• God helped Nehemiah rebuild and repopulate the city despite opposition
• God helped Nehemiah to lead the people in covenant commitment to moral and social reforms
-The return of Nehemiah and the rebuilding of the wall (Neh.1:1-7:3)
-The return of the exiles and the rebuilding of the community (Neh.7:4-13:31)[footnote]Spirit of the Reformation Study Bible (Grand Rapids: Zondervan, 2003), 712.[/footnote]
I. Return of Nehemiah and Rebuilding of the Wall (Neh.1:1-7:3)
A. General Analysis
-The return of Nehemiah (Neh.1:1-2:10)
-The rebuilding of the wall (Neh.2:11-7:3)
B. Detailed Analysis
1. Historical Context
538 BC First return of Jews led by Zerubbabel
458 BC Second return of Jews led by Ezra
457 BC Book of Ezra closes
446 BC Enemies hinder and destroy rebuilding of Jerusalem (Neh.1:3)
445 BC Nehemiah appointed Governor of Judah and helps Jews rebuild Jerusalem
444 BC Walls project is completed (Neh 6:15).
433 BC Nehemiah goes to Babylon on official business
425 BC Nehemiah returns from Babylon (Neh 13:7).
Nehemiah built on the work started by Zerubbabel, and continued by Ezra. Like Ezra, Nehemiah also returned to Judah with a commission from the Persian king, but his commission was a civil, not a religious, one.
2. Covenant failure (Neh.1:5-11a)
a Invocation: “O LORD” (Neh.1:5-6a)
b Confession: Israel’s sin (Neh.1:6b-7)
c Appeal to covenant promise of return (Neh.1:8-9; Dt.30:1-10)
b’ Confession: God’s redemption (Neh.1:10)
a’ Invocation with supplication: “O LORD” (Neh.1:11a)
The opening paragraph of the book implies that there has been a catastrophe in Jerusalem (perhaps that narrated in Ezra 4:7-23) which has resulted in much of the previous building work being reversed. Nehemiah’s work was to be first of all physical. Without walls Jerusalem was not only in great danger but could hardly even be described as a city in the ancient world.
The pivot of the literary structure above identifies the true source of the problem, that is Israel’s covenant failure. The timescale of rebuilding also reveals the heart of the problem. While Nehemiah was able to rebuild the shattered walls within 52 days, the re-building of the people’s spiritual lives took years and years.
Nehemiah is revealed here and throughout this book as a man of prayer. His prayers are often “asides,” short prayers uttered in the heat of the moment (Neh.2:4-5). Another is “Think upon me, my God, for good, according to all that I have done for this people” (Neh.5:19). The books ends with a similar request: “Remember me, O my God, for good” (Neh.13:31). In addition, we find such “remember” prayers at Neh.6:9, 14; 13:14, 22, 29. We even see him uttering imprecatory prayers against his enemies (Neh.4:4–5; 6:14; 13:29).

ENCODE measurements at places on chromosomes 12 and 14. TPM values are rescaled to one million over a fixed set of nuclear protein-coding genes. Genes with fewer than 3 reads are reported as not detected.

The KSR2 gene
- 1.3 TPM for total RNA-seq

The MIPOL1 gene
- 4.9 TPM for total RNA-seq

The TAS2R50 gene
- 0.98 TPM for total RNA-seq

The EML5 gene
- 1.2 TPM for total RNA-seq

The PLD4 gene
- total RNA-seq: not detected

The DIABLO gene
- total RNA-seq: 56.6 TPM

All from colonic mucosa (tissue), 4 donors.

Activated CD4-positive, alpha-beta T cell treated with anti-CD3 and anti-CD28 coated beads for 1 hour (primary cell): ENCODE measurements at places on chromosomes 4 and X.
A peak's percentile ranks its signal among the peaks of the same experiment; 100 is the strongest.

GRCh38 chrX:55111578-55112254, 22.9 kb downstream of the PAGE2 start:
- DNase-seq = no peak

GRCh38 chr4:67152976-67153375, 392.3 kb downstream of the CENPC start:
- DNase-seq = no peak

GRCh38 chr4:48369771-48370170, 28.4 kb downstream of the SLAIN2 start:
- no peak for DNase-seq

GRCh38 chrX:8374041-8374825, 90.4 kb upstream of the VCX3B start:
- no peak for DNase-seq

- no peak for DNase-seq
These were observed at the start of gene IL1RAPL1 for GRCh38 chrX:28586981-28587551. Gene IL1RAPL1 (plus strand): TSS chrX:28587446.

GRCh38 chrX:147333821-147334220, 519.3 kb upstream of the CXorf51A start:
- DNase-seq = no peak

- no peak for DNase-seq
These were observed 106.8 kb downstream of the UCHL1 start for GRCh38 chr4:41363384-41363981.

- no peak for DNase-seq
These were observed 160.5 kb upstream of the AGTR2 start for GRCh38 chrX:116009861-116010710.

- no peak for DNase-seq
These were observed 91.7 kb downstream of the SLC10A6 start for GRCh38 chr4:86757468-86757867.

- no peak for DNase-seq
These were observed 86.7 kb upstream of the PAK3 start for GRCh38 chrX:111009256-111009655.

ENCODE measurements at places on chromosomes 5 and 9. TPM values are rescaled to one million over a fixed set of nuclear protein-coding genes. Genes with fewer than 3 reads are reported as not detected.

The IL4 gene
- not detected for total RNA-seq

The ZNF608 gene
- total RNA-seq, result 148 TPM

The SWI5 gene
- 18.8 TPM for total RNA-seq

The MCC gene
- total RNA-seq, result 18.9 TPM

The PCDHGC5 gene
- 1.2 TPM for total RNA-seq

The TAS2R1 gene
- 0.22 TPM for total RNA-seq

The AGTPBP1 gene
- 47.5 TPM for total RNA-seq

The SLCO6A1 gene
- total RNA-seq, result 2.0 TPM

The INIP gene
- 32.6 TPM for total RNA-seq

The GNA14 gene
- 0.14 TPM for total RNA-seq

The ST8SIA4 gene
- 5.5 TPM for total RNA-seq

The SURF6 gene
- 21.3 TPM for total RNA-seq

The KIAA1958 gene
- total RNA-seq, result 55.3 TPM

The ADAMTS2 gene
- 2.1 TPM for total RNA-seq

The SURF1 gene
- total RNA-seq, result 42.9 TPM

Chronicler’s Message: Spiritual re-building is required as well as physical re-building.
3. God’s good hand (Neh.1:10)
God’s good hand is mentioned here (Neh.1:10). It has already featured in Ezra (Ez.7:6, 9, 28; 8:18, 22, 31), and will appear twice more in Nehemiah (Neh.2:8, 18). Usually it is “the good hand” (or “the strong hand”) of “our/my/his” God. In almost every one of these cases, we see people – whether Persian officials or others – helping the Jews. The point is repeatedly made that, because of God’s good hand, things were done on the Jews’ behalf. Nehemiah’s success was the result of God’s approval of the restoration program.
Chronicler’s Message: Israel needs God’s good hand in order to prosper.
4. Reproach on Jerusalem (Neh.1-2)
- Report of Jerusalem’s reproach by Hanani and Nehemiah’s response (Neh.1:1b-2:8)
-Opposition by Sanballat and Tobiah (Neh.2:9-10)
- Report of Jerusalem’s reproach by Nehemiah to Jerusalem leaders (Neh.2:11-18)
– Opposition by Sanballat, Tobiah and Geshem (Neh.2:19-20)
“Reproach” is a keyword in Nehemiah’s Memoirs (Neh.1:3; 2:17; 4:4; 5:9; 6:17). The reproach on Jerusalem is a reproach against God. Rebuilding the city was one aspect of rebuilding the house of God.
5. Opposition from without
Up until Nehemiah’s return, Jerusalem had been under the jurisdiction of Sanballat (Sin [the moon god] gives life) and Tobiah, Gentiles living over in Samaria. They were highly displeased with the arrival of Nehemiah and especially with his intentions for the good of Israel. (Neh.2:10). They tried numerous ways of opposing and undermining the building efforts.
Ever-increasing opposition to Nehemiah is introduced seven times by the formula, “When X heard.” Part of the reason for the opposition was that rebuilding the walls would not only bring political stability but also create a holy city for the house of God. Though it was in disrepair, it was still the City of David (Neh.3:15).
Chronicler’s Message: Rebuilding of God’s Holy Place will result in much opposition.
6. Holy War (Neh.4:1-21)
The chapter is infused with the imagery from ancient Israel’s holy war traditions:[footnote]B Waltke, Lectures on Judges to Poets (Orlando: RTS).[/footnote]
a. The enemies band together intending ‘to fight’ against Israel (Neh.4:7-8)
b. People call upon God for help before arming themselves (Neh.4:9)
c. Limited nature of the defensive capability of the people (Neh.4:10, 13)
d. Jewish forces are a drafted militia arranged by family (Neh.4:13)
e. Leader declares holy war (“Our God will fight for us” (Neh.4:20b) and in address summons the people to courage and faithfulness (“Do not be afraid of them. Remember the Lord” (Neh.4:14))
f. The Lord frustrates the intentions of the enemies, whose courage fails them (Neh.4:15)
g. Trumpets are employed in battle summons (Neh.4:18-19).
Chronicler’s Message: Rebuilding is a battle which must be undertaken in a military spirit
7. Defense of Jerusalem (Neh.4:7-23)
Jerusalem threatened (Neh.4:7-9)
People fear (Neh.4:10-12)
People encouraged (Neh.4:13-14)
God intervenes (Neh.4:15-18)
People encouraged (Neh.4:19-20)
People work (Neh.4:21)
Jerusalem defended (Neh.4:22-23)
The section hinges on God’s intervention.
Chronicler’s Message: Israel should not fear as God will frustrate their enemies and encourage His people in His work.
8. Opposition from within (Neh.5:1-13)
Three groups had complaints about inequities which were causing the people to fall into debt.
a. Many people were starving and could not afford to buy food (Neh.5:2).
b. Those with some resources had to mortgage their properties to buy food (Neh.5:3) and pay the king’s tax (Neh.5:4)
c. Some were even forced to sell their children into slavery to cover their debts (Neh.5:5).